The differential XLF can be approximated by
If the sample is composed of multiple flux-limited surveys (as it happens in this work), they are added 'coherently' as explained in Avni & Bahcall (1980). This means we will assume that each object could be found in any of the survey areas for which is brighter than the corresponding flux limit.
The binned XLF thus obtained for our sample presents an overall double power-law shape, with a steeper slope at brighter luminosities beyond a given break luminosity that takes place somewhere in the range . The position of this break seems to change with redshift, moving to higher values of as we go deeper, thus showing clear evidence of evolution in the AGN that compose our sample. The shape at higher redshifts is less constrained due to the limited statistics. An analytical model is therefore needed to account for these changes in shape as it evolves with z, and whose parameters could be compared with previous works.
In the light of the results obtained in Sect. 4.1, we will express the XLF as an analytic function with an smooth behavior over the range of and z under study in this work. The parameters of this function will describe its overall shape and how it evolves with luminosity and redshift, which will express physical properties of the population under study.
As shown in many works in the soft and hard bands (Miyaji et al. 2000; Ueda et al. 2003; Hasinger et al. 2005; Silverman et al. 2008), the XLF seems to be best described as a double power law modified by a factor for evolution. Here we implement two different models: the simpler pure luminosity evolution (PLE) model in which the X-ray luminosity evolves with redshift, and the more complicated luminosity-dependent density evolution (LDDE) model in which the evolution factor not only depends on the redshift but also on the luminosity. Both models can be expressed respectively as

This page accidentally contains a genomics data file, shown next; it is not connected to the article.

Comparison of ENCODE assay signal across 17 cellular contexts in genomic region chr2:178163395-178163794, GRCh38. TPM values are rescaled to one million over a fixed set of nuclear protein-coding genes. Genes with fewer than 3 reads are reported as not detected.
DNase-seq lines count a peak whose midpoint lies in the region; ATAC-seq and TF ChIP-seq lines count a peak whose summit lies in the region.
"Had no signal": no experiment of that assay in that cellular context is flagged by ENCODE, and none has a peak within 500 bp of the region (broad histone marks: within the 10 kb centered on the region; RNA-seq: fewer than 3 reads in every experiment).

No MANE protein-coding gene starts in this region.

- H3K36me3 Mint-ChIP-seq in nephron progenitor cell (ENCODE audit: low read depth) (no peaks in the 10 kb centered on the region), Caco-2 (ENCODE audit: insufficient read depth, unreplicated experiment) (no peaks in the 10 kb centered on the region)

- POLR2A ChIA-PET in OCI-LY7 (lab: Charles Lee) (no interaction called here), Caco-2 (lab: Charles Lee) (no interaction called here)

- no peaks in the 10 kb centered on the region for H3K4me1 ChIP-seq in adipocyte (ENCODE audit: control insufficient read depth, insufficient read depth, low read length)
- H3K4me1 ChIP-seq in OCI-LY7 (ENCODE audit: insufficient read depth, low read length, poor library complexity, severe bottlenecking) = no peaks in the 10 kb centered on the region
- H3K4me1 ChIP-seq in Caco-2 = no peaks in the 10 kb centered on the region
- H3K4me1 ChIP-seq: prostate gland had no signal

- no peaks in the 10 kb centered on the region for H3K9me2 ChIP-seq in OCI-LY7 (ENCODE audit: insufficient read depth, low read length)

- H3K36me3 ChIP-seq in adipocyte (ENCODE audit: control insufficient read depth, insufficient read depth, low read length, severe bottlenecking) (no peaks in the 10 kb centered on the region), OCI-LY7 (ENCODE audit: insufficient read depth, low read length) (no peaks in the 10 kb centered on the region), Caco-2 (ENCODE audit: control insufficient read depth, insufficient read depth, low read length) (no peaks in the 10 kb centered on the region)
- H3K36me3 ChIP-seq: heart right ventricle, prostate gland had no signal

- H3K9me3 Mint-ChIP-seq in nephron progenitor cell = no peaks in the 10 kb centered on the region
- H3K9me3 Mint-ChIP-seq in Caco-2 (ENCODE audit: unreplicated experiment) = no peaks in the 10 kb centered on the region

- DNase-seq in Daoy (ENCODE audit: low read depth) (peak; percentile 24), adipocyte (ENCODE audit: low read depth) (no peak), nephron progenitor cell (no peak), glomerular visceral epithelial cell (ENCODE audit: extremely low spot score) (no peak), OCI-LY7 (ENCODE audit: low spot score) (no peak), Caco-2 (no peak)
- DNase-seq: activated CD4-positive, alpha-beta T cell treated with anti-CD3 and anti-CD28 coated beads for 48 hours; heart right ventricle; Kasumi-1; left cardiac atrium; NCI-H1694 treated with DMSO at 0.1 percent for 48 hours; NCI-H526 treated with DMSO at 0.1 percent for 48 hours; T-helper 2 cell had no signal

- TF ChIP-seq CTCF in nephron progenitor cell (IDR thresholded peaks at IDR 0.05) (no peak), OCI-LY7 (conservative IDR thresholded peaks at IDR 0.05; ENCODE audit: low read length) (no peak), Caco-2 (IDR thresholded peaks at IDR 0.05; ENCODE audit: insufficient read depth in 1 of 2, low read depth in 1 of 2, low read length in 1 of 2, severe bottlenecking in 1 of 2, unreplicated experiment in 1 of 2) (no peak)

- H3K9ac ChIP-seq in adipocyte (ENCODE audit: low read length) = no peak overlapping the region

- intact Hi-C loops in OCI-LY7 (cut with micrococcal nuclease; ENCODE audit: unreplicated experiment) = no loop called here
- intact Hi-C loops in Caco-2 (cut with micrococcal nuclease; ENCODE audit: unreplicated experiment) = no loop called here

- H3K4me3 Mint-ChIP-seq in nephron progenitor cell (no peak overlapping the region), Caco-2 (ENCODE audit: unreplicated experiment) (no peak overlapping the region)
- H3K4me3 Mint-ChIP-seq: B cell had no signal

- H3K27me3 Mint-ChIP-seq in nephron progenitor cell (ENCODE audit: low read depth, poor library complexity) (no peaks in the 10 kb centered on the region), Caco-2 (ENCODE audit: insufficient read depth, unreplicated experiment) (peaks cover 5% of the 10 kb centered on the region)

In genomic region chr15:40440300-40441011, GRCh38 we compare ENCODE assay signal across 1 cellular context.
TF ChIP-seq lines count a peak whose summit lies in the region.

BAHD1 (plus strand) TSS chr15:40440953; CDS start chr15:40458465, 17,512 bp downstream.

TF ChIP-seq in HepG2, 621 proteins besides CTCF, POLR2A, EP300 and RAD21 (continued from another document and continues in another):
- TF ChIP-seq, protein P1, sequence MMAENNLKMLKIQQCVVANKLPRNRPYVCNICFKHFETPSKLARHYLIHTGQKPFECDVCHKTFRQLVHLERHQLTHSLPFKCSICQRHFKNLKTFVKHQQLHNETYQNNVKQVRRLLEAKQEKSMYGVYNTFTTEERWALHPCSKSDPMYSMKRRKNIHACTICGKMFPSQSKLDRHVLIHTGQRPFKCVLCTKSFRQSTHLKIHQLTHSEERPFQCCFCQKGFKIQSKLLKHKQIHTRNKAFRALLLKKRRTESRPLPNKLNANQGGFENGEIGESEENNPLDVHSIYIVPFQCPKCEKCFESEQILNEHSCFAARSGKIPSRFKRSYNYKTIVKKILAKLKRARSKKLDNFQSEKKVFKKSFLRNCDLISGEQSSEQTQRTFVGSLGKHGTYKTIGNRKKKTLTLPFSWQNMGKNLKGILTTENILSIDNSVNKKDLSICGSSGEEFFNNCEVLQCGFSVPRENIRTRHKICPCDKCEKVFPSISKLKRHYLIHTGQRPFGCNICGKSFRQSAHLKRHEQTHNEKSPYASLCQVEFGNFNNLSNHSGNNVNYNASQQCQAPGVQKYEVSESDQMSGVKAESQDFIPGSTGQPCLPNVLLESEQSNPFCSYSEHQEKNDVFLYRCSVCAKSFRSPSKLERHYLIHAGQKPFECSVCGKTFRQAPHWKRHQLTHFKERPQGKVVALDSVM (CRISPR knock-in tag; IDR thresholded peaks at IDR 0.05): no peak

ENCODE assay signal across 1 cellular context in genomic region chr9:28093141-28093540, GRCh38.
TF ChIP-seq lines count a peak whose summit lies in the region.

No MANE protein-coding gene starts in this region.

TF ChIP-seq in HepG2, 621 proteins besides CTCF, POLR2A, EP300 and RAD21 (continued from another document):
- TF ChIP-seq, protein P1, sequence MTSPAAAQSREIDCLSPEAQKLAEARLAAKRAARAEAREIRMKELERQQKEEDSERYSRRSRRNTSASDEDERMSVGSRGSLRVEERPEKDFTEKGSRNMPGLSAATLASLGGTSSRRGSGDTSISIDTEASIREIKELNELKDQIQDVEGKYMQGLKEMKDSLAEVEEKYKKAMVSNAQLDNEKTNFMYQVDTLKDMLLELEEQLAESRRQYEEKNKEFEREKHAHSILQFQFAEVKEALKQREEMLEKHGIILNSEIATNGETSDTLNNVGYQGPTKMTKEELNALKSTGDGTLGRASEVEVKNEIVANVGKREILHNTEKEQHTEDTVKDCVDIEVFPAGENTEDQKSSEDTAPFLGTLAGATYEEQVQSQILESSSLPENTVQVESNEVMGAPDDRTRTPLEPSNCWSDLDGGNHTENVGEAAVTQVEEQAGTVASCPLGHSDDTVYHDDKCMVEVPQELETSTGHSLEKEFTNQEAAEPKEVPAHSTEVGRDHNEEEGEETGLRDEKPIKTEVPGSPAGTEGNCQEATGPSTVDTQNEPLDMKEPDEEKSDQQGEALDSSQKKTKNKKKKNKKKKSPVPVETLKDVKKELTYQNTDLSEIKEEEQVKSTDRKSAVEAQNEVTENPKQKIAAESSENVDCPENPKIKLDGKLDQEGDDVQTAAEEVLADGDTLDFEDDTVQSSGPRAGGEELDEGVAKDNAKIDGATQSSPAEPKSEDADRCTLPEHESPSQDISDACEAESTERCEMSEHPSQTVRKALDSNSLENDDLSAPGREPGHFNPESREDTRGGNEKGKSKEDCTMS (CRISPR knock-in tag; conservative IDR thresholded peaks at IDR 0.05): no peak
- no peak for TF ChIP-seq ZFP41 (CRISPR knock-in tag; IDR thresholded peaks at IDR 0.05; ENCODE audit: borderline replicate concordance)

The evolution factor of the PLE model is expressed as
We have fitted our sample in the soft band to the PLE and LDDE models described above using a maximum likelihood (ML) method, which optimally exploits the information from each source without binning and is therefore free from all the biases commented in Sect. 4.1. In this band we are sampling mainly unabsorbed AGN and therefore the derived XLF is that of the unabsorbed population in the 0.5-2 keV band.
The ML technique we have implemented here is that of Marshall et al. (1983), in which the likelihood function is defined as the product of the probabilities of observing exactly one object in the differential element
for the N objects in the sample, and of the probabilities of observing zero objects in all other differential elements in the accessible regions of the
plane. The expression to be minimized is hence
The expression for S is minimized using the MINUIT software package (James 1994) from the CERN Program Library. 1 errors for each parameter are calculated by fixing the parameter of interest at different values and leaving the other parameters to float freely until . Since the model is rather complex and some of the parameters are unconstrained when performing the fit using the 9 free parameters, we have fixed some of them. In particular we have fixed p2, and to the values obtained by Hasinger et al. (2005) in the 0.5-2 keV band. This left us with 6 free parameters to fix: A, , , L0, p1 and (see Table 2).
|Figure 7: X-ray luminosity function in the soft band in the redshift ranges 0.01-0.5 ( top left panel), 0.5-1.0 ( top right panel), 1.0-2.0 ( bottom left panel) and 2.0-3.0 ( bottom right panel). The points are the results from the binned XLF and the lines are the best-fit curves to our analytical LDDE ( solid line) and PLE ( dashed line) models evaluated at the median of each redshift range. The dot-dashed line is our LDDE model evaluated at z=0.|
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For the sources in the hard and ultrahard bands we will make use of the information obtained in Sect. 3 when performing the ML fit. Given the coverage of the three-dimensional space
spanned by our hard and ultrahard samples, we were not able to fit simultaneously the function and the XLF (which would lead us to a functional form with 11 free parameters). Instead, we will add the function to the analytic expression to be minimized but fixing their parameters, ,
to those obtained in Sect. 3. Taking this into account, the expression for S is